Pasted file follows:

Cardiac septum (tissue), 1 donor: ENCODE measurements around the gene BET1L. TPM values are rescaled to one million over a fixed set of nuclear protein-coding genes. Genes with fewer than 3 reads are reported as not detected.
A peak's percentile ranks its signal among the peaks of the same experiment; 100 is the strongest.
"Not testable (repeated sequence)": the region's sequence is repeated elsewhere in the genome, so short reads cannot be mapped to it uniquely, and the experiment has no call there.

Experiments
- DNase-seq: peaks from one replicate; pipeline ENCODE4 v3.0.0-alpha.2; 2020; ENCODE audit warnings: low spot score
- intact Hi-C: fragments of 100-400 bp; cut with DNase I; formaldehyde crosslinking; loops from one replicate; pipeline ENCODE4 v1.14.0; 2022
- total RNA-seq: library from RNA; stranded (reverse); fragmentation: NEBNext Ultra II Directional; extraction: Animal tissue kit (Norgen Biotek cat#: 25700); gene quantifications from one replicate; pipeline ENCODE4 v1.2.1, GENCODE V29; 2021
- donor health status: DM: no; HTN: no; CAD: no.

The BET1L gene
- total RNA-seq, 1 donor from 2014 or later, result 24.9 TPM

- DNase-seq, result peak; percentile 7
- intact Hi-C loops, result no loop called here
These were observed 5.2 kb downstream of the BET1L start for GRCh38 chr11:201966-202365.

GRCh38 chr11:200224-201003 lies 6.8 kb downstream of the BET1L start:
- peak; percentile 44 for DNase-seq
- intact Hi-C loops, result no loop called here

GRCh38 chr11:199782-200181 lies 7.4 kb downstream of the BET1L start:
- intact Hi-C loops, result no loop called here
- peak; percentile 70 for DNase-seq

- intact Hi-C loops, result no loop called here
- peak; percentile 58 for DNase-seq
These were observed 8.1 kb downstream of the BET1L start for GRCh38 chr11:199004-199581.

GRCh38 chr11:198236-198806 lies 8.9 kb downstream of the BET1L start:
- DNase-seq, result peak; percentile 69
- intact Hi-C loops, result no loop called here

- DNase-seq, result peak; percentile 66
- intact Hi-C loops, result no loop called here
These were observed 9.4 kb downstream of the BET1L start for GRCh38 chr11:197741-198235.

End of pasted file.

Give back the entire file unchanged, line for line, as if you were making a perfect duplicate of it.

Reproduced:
Cardiac septum (tissue), 1 donor: ENCODE measurements around the gene BET1L. TPM values are rescaled to one million over a fixed set of nuclear protein-coding genes. Genes with fewer than 3 reads are reported as not detected.
A peak's percentile ranks its signal among the peaks of the same experiment; 100 is the strongest.
"Not testable (repeated sequence)": the region's sequence is repeated elsewhere in the genome, so short reads cannot be mapped to it uniquely, and the experiment has no call there.

Experiments
- DNase-seq: peaks from one replicate; pipeline ENCODE4 v3.0.0-alpha.2; 2020; ENCODE audit warnings: low spot score
- intact Hi-C: fragments of 100-400 bp; cut with DNase I; formaldehyde crosslinking; loops from one replicate; pipeline ENCODE4 v1.14.0; 2022
- total RNA-seq: library from RNA; stranded (reverse); fragmentation: NEBNext Ultra II Directional; extraction: Animal tissue kit (Norgen Biotek cat#: 25700); gene quantifications from one replicate; pipeline ENCODE4 v1.2.1, GENCODE V29; 2021
- donor health status: DM: no; HTN: no; CAD: no.

The BET1L gene
- total RNA-seq, 1 donor from 2014 or later, result 24.9 TPM

- DNase-seq, result peak; percentile 7
- intact Hi-C loops, result no loop called here
These were observed 5.2 kb downstream of the BET1L start for GRCh38 chr11:201966-202365.

GRCh38 chr11:200224-201003 lies 6.8 kb downstream of the BET1L start:
- peak; percentile 44 for DNase-seq
- intact Hi-C loops, result no loop called here

GRCh38 chr11:199782-200181 lies 7.4 kb downstream of the BET1L start:
- intact Hi-C loops, result no loop called here
- peak; percentile 70 for DNase-seq

- intact Hi-C loops, result no loop called here
- peak; percentile 58 for DNase-seq
These were observed 8.1 kb downstream of the BET1L start for GRCh38 chr11:199004-199581.

GRCh38 chr11:198236-198806 lies 8.9 kb downstream of the BET1L start:
- DNase-seq, result peak; percentile 69
- intact Hi-C loops, result no loop called here

- DNase-seq, result peak; percentile 66
- intact Hi-C loops, result no loop called here
These were observed 9.4 kb downstream of the BET1L start for GRCh38 chr11:197741-198235.